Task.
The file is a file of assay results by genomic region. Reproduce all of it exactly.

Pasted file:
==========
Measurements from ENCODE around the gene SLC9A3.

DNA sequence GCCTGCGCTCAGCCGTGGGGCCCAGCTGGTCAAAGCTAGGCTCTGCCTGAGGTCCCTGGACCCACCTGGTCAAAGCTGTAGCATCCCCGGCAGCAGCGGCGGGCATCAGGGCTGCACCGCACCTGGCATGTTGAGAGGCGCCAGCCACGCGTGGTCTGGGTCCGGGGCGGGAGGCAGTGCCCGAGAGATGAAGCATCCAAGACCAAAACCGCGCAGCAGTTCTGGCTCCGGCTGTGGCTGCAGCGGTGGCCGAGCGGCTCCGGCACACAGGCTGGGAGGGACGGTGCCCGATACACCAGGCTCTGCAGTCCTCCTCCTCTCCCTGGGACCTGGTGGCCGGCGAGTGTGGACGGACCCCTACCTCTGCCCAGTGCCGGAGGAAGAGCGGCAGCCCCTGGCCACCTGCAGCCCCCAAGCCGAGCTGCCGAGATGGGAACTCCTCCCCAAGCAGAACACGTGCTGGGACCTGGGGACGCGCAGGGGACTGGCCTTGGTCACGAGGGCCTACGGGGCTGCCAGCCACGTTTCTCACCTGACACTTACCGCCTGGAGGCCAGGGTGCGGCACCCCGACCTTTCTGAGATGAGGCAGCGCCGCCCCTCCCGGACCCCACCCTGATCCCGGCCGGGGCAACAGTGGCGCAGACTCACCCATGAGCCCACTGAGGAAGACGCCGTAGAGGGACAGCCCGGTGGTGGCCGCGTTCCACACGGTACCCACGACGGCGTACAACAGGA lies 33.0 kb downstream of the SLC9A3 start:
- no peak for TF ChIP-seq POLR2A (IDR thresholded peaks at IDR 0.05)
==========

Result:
Measurements from ENCODE around the gene SLC9A3.

DNA sequence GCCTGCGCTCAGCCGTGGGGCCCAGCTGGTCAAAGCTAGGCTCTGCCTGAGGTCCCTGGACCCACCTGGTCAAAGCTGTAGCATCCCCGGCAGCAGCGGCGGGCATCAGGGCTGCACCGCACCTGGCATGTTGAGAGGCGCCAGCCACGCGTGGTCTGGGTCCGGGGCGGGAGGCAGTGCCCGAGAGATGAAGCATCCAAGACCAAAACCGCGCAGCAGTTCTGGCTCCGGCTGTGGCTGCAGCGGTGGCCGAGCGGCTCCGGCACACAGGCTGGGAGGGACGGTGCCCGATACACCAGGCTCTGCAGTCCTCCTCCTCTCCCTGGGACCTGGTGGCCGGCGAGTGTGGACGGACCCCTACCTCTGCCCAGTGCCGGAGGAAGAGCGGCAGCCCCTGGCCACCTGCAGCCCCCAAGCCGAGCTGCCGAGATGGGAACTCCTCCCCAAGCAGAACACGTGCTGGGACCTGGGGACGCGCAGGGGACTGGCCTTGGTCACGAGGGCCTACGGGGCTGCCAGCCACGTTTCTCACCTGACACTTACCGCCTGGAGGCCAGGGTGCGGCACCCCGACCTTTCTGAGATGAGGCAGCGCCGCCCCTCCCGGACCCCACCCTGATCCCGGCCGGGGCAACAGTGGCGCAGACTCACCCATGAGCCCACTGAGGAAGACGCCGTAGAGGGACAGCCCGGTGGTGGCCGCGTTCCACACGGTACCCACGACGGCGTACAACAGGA lies 33.0 kb downstream of the SLC9A3 start:
- no peak for TF ChIP-seq POLR2A (IDR thresholded peaks at IDR 0.05)